Policing (London)

Part of the debate – in the House of Commons at 2:18 pm on 28th June 1985.

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Photo of Mr Giles Shaw Mr Giles Shaw , Pudsey 2:18 pm, 28th June 1985

I shall not give way.

I now refer to other points made by other hon. Members. My hon. Friend the Member for Westminster, North (Mr. Wheeler), in an excellent contribution, made crime prevention his major theme. Although the hon. Member for Hammersmith does not appear to believe in the neighbourhood watch scheme and does not want to see it encouraged, it is a fact that it is one of the most important developments that the Commissioner has undertaken. About 1,200 neighbourhood watch schemes are now established in the metropolis and about 515 more are planned. That is an important part of the proceedings.

It is a vital part of the Commissioner's proposals that consultation be established throughout the metropolis in the areas in which the new police arrangements will be set. Consultation groups of the kind that the Commissioner has asked to be established under his new guidance will be the vital vehicle, the forum within which all those matters and issues can be discussed. It is important to note that funding will be available under the Metropolitan police budget to ensure that those groups are capable of supporting themselves administratively.

The hon. Member for Woolwich (Mr. Cartwright) referred to the Police Complaints Authority, which was also mentioned by several hon. Members, including the hon. Member for Leyton (Mr. Cohen). The Police Complaints Authority, in its new guise, with its independent authority chaired by a former parliamentary ombudsman, provides infinitely greater independence in the handling of complaints, both in the supervision and direct handling of the more serious complaints. That arrangement has been widely welcomed, as it is regarded as a major change of quality and quantity in how complaints will be handled. I do not agree that the Police Complaints Authority should be tarred with the brush that it is not independent. It is substantially independent.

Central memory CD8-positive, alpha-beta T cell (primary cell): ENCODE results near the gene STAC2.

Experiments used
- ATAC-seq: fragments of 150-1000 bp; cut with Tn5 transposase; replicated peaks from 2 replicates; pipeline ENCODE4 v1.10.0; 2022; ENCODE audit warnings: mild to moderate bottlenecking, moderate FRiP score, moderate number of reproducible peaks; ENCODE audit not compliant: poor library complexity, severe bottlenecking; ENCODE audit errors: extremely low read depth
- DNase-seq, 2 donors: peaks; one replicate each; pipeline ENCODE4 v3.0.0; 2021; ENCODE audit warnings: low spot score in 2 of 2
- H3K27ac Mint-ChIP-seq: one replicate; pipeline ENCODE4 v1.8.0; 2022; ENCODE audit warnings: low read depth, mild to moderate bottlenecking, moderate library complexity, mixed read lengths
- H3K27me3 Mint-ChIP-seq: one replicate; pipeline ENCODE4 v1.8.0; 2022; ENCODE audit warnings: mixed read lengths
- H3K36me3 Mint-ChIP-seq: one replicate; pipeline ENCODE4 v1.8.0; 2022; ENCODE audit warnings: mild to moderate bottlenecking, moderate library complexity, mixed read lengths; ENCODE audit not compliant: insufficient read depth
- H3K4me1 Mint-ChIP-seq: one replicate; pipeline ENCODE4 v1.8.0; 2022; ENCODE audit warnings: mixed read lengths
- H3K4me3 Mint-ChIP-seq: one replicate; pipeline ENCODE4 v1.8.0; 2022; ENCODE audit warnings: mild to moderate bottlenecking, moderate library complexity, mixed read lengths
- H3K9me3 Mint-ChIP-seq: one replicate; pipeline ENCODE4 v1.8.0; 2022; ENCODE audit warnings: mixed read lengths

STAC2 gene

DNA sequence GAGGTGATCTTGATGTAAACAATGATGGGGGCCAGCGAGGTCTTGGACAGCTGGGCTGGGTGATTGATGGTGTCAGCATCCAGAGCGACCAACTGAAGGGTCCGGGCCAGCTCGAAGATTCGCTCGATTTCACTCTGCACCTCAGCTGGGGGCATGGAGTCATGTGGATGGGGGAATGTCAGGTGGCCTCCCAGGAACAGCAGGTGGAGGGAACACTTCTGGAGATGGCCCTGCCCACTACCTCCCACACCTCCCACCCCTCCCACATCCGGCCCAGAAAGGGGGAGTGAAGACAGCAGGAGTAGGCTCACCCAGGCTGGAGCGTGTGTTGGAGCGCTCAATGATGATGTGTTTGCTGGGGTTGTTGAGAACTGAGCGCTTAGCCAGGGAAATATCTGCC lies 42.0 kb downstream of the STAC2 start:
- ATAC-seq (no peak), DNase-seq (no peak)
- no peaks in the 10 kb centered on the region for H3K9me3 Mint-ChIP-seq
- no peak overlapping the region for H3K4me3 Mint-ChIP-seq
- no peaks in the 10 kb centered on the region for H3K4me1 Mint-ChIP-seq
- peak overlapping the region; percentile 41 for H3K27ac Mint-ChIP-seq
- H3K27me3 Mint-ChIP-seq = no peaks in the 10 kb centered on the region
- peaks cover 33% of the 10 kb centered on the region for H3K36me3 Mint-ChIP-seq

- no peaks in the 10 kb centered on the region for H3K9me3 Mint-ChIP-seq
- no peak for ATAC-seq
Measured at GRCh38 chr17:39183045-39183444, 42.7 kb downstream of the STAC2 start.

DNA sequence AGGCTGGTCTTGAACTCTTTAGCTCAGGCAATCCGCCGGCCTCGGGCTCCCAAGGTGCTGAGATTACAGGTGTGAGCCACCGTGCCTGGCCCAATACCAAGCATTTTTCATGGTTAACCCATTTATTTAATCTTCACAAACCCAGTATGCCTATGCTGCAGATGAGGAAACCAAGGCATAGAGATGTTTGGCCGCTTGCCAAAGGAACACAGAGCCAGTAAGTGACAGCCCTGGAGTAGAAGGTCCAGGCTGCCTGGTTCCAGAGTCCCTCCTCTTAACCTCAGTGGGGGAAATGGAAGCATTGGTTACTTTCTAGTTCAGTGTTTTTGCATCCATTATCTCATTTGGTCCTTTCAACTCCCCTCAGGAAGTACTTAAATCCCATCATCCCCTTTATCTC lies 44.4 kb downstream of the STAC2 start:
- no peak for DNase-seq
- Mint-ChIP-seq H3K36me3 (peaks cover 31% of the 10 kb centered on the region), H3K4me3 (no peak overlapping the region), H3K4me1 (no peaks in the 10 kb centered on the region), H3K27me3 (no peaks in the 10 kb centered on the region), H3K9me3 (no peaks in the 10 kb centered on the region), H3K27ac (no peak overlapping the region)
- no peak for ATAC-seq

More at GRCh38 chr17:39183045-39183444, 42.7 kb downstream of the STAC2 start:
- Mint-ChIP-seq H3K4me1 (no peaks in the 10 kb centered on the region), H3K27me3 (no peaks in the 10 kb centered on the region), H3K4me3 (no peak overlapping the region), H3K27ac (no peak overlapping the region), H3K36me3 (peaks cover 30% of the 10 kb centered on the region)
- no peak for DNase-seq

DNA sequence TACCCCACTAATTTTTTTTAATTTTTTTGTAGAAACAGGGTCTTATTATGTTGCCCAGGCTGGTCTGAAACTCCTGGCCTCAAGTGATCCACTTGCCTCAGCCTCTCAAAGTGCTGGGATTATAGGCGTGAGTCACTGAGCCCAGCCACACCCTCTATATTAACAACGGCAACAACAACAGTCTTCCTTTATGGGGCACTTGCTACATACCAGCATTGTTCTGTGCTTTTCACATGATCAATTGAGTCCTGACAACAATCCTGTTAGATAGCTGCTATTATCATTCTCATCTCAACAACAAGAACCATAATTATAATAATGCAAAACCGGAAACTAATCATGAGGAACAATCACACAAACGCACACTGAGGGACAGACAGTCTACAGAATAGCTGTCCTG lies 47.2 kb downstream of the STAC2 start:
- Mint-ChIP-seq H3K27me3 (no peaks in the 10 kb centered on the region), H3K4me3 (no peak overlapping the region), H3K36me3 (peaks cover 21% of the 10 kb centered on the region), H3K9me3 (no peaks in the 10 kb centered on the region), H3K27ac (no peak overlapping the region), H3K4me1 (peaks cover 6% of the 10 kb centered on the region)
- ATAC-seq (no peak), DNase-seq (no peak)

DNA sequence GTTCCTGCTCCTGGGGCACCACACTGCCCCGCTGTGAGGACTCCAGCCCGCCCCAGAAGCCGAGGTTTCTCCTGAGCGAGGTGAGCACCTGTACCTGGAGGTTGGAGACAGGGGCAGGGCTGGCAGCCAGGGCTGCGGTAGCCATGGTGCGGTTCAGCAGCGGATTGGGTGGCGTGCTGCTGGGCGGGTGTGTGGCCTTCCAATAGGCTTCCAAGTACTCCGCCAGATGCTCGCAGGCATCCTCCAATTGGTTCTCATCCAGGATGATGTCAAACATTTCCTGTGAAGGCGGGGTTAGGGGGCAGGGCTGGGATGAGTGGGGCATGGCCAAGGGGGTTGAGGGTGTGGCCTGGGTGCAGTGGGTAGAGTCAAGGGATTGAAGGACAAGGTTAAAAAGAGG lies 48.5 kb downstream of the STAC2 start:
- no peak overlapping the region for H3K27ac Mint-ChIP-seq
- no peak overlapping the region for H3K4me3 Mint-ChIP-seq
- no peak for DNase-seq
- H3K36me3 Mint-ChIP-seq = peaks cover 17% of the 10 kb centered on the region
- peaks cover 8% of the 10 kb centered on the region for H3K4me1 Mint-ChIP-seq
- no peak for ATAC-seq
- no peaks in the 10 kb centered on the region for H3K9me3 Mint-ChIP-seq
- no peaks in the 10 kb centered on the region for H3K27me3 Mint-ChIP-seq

The right hon. Member for Gorton mentioned women recruits to the Metropolitan police. The force is making a considerable effort to improve its recruitment of women officers and to ensure that they are treated fairly. The Commissioner has set up a working party, assisted by a representative of the Equal Opportunities Commission, to undertake an overall review of the recruitment and employment of women in the force. All women who are interviewed for selection are interviewed by a panel which includes at least one senior woman police officer. In view of that, I hope that recruitment will improve. The right hon. Gentleman might wish to know that a woman was recently promoted to the rank of commander. She is the second to be promoted to that rank in the Metropolitan police.

The hon. Member for Norwood (Mr. Fraser) made a thoughtful speech and mentioned ethnic recruits. At the last count, there were 270 ethnic minority officers in the Metropolitan police, 228 male and 42 female, 20 of whom were in the CID. I hope that that answers his question about whether any detectives are drawn from minority groups.